Team seeks to rehab damaged donor livers for transplantJan. 26, 2022, 3:26 PM
by Matt Batcheldor
A multidisciplinary team from Vanderbilt University Medical Center is studying whether injured human donor livers declined for transplant can be recovered by cross-circulation between the human liver and a xenogeneic host.
The team’s research on livers follows published research from Vanderbilt and Columbia University showing that such a cross-circulation technique with a swine model can rehabilitate human lungs deemed too damaged for transplantation. Though no organs rehabilitated through the technique have yet been transplanted, the procedure could eventually increase the limited supply of donor organs, allowing more people the opportunity to receive life-saving transplants, said Matthew Bacchetta, MD, MBA, MA, professor of Surgery and adjunct professor of Biomedical Engineering.
VUMC general surgery resident Wei Kelly Wu, MD, is working on the project with Bacchetta and Sophoclis Alexopoulos, MD, associate professor of Surgery and chief of Liver Transplantation at VUMC.
VUMC’s groundbreaking research comes as two genetically modified pig organs were reported to have been transplanted into humans in January. In September 2021, surgeons at NYU Langone Health attached a genetically modified pig kidney to a brain-dead donor, and it worked normally.
Surgeons at University of Alabama at Birmingham recently reported they had also transplanted genetically modified pig kidneys into a brain-dead donor, and remarkably, a man received a heart from a genetically modified pig at the University of Maryland Medical Center.
Those experimental techniques are called xenotransplant — transplanting animal organs into humans. What VUMC is studying is the use of xenogeneic cross circulation to rehabilitate rejected human organs with severe but reversible injuries using a pig as a physiologic bioreactor. Bacchetta said that, once perfected, the xenogeneic technique could provide a more acceptable pathway for increasing organ availability than xenotransplantation because it would not be affected by chronic rejection issues associated with animal organs.
“For us, the boundary of xenotransplant has been crossed, very publicly, and this is an open field now,” Bacchetta said. “The xenogeneic platform is now potentially an even more acceptable pathway for regenerating organs and increasing organ availability for patients, both lung and liver, and possibly other organs.”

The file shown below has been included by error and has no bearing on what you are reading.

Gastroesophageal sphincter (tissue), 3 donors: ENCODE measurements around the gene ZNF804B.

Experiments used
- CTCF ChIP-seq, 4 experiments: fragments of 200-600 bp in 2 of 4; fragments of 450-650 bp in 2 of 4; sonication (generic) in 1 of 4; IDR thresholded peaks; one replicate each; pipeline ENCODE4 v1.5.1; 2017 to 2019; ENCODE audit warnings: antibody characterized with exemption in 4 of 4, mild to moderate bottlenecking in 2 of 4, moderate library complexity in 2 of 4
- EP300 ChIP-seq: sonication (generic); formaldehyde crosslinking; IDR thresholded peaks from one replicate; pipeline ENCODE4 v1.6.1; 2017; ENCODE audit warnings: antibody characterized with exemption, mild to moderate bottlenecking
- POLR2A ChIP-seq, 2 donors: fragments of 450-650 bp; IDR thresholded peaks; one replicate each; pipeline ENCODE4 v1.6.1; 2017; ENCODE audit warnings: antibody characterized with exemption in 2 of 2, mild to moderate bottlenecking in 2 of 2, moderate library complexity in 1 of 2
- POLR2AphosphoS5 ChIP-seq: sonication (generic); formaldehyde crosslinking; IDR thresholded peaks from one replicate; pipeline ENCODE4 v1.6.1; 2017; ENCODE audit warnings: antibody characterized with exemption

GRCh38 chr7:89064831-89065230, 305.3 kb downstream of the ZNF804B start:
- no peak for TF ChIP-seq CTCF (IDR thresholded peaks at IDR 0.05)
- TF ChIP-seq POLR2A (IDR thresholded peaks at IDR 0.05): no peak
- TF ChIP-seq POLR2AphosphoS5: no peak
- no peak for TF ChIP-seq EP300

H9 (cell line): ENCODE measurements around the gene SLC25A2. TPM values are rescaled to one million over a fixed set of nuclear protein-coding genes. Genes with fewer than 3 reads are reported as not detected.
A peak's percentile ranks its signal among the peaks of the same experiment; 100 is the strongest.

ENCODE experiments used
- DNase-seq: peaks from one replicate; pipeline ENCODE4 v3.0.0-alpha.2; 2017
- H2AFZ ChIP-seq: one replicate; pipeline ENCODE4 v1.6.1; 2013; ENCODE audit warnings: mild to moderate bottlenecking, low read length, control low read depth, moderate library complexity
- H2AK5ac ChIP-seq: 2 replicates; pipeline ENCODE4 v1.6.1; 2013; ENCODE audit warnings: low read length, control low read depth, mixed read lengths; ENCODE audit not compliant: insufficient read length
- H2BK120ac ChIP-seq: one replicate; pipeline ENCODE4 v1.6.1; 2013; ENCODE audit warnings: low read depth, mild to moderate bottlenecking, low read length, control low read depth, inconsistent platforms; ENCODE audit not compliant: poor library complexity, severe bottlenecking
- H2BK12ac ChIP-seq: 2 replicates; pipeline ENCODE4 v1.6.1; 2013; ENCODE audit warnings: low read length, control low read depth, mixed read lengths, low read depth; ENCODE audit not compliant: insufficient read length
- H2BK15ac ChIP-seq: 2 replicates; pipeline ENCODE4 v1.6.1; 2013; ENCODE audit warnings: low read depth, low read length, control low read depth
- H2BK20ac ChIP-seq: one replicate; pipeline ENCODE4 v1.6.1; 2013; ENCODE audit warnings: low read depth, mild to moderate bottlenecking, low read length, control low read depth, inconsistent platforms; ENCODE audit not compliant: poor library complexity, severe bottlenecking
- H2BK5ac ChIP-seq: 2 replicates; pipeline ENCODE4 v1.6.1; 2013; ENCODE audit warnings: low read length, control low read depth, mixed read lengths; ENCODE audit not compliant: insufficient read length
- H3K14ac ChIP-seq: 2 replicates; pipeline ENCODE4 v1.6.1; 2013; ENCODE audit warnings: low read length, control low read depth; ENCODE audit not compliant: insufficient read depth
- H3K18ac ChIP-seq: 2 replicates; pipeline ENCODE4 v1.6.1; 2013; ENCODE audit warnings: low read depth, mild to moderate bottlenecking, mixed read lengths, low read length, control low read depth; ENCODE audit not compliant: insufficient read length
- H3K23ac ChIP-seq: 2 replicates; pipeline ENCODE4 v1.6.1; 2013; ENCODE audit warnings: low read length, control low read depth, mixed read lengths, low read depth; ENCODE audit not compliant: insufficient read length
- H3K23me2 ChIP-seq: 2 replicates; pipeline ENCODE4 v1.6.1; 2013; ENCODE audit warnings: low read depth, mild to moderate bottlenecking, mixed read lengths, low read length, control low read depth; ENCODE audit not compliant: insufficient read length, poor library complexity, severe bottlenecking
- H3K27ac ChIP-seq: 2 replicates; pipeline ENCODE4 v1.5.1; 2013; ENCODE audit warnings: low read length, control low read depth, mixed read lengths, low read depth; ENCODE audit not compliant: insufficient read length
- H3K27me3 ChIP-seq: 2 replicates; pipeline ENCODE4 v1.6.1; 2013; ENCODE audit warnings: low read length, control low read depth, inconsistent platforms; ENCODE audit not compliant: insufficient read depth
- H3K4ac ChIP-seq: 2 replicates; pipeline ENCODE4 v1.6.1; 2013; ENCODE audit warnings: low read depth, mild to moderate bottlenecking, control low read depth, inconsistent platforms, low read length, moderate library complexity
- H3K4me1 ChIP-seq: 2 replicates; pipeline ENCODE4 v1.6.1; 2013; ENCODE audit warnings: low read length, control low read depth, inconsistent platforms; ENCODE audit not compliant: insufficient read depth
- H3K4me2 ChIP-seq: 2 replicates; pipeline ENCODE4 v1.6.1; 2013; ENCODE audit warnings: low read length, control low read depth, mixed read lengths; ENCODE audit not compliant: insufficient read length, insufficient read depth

Wu said the team has demonstrated the technique on four livers thus far, and early results are very promising.
“The liver maintains its function for a full 24 hours,” Wu said. “And globally, it looks like liver at the end of the experiment. It uses energy and nutrients. It makes bile. It clears waste. It seems to do everything that a liver is supposed to do when we decide to stop.”
Alexopoulos said the technique especially holds promise for livers, because, unlike lungs, they naturally can regenerate and repair themselves.
“We believe that we can take a liver and we just need to provide a healthy environment for it to be able to repair itself and regenerate,” he said.
The rehabilitation technique would address common reasons why livers are determined unsuitable for transplant — that there is too much fatty tissue and/or are physically damaged, with lacerations, for example.
Wu said the team is looking to extend the support of the livers beyond 24 hours as it explores other therapies to rehabilitate them. The earlier experiments on lungs demonstrated the ability to maintain and rehabilitate them for up to four days, she noted.
The stakes of such research are high. In 2019, the most recently reported data available, 9.26% of livers procured by surgeons in the U.S. were discarded, Wu noted. That’s approximately 900 to 1,000 livers annually. Many more donors are turned down before even an attempt at procurement.
“Globally, in the field of transplantation, the shortage of suitable donor organs is a huge issue, despite the field having come very far in the last three or four decades,” Wu said.
“This couldn’t have come at a better time because of the other stories in the news — two major accomplishments within the span of a month. It’s almost like an arms race. Really, the future is now.”